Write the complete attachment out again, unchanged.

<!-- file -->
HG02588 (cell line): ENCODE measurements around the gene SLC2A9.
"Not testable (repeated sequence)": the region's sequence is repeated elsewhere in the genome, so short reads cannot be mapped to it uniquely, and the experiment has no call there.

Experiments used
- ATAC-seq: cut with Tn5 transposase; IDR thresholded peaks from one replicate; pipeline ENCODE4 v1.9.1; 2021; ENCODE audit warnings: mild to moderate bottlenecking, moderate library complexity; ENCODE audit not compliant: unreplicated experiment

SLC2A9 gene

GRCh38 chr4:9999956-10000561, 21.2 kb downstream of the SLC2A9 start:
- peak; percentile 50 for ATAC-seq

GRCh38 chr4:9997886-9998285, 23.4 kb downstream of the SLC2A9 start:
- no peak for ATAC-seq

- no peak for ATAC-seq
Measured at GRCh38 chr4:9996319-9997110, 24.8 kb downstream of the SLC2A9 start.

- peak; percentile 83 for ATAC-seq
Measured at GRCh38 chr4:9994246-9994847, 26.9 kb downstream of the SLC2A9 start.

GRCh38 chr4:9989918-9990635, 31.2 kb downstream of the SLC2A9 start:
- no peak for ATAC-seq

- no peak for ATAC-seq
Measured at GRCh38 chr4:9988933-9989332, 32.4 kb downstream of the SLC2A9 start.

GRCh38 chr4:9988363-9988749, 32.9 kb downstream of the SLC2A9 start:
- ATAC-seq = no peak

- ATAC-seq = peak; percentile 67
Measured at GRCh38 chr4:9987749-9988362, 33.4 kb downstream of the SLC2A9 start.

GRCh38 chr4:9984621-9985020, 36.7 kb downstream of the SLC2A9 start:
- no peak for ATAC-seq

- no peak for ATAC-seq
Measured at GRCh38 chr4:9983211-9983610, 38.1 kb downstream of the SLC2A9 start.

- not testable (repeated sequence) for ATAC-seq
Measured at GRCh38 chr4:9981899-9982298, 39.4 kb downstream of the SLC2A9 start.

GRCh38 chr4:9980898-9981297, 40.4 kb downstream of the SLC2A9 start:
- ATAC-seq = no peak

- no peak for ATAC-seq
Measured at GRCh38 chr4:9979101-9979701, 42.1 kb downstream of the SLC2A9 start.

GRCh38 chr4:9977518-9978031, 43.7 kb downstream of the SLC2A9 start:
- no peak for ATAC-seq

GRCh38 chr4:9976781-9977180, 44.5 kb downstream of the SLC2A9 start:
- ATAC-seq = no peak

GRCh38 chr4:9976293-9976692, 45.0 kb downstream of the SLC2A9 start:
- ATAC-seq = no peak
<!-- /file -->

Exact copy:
HG02588 (cell line): ENCODE measurements around the gene SLC2A9.
"Not testable (repeated sequence)": the region's sequence is repeated elsewhere in the genome, so short reads cannot be mapped to it uniquely, and the experiment has no call there.

Experiments used
- ATAC-seq: cut with Tn5 transposase; IDR thresholded peaks from one replicate; pipeline ENCODE4 v1.9.1; 2021; ENCODE audit warnings: mild to moderate bottlenecking, moderate library complexity; ENCODE audit not compliant: unreplicated experiment

SLC2A9 gene

GRCh38 chr4:9999956-10000561, 21.2 kb downstream of the SLC2A9 start:
- peak; percentile 50 for ATAC-seq

GRCh38 chr4:9997886-9998285, 23.4 kb downstream of the SLC2A9 start:
- no peak for ATAC-seq

- no peak for ATAC-seq
Measured at GRCh38 chr4:9996319-9997110, 24.8 kb downstream of the SLC2A9 start.

- peak; percentile 83 for ATAC-seq
Measured at GRCh38 chr4:9994246-9994847, 26.9 kb downstream of the SLC2A9 start.

GRCh38 chr4:9989918-9990635, 31.2 kb downstream of the SLC2A9 start:
- no peak for ATAC-seq

- no peak for ATAC-seq
Measured at GRCh38 chr4:9988933-9989332, 32.4 kb downstream of the SLC2A9 start.

GRCh38 chr4:9988363-9988749, 32.9 kb downstream of the SLC2A9 start:
- ATAC-seq = no peak

- ATAC-seq = peak; percentile 67
Measured at GRCh38 chr4:9987749-9988362, 33.4 kb downstream of the SLC2A9 start.

GRCh38 chr4:9984621-9985020, 36.7 kb downstream of the SLC2A9 start:
- no peak for ATAC-seq

- no peak for ATAC-seq
Measured at GRCh38 chr4:9983211-9983610, 38.1 kb downstream of the SLC2A9 start.

- not testable (repeated sequence) for ATAC-seq
Measured at GRCh38 chr4:9981899-9982298, 39.4 kb downstream of the SLC2A9 start.

GRCh38 chr4:9980898-9981297, 40.4 kb downstream of the SLC2A9 start:
- ATAC-seq = no peak

- no peak for ATAC-seq
Measured at GRCh38 chr4:9979101-9979701, 42.1 kb downstream of the SLC2A9 start.

GRCh38 chr4:9977518-9978031, 43.7 kb downstream of the SLC2A9 start:
- no peak for ATAC-seq

GRCh38 chr4:9976781-9977180, 44.5 kb downstream of the SLC2A9 start:
- ATAC-seq = no peak

GRCh38 chr4:9976293-9976692, 45.0 kb downstream of the SLC2A9 start:
- ATAC-seq = no peak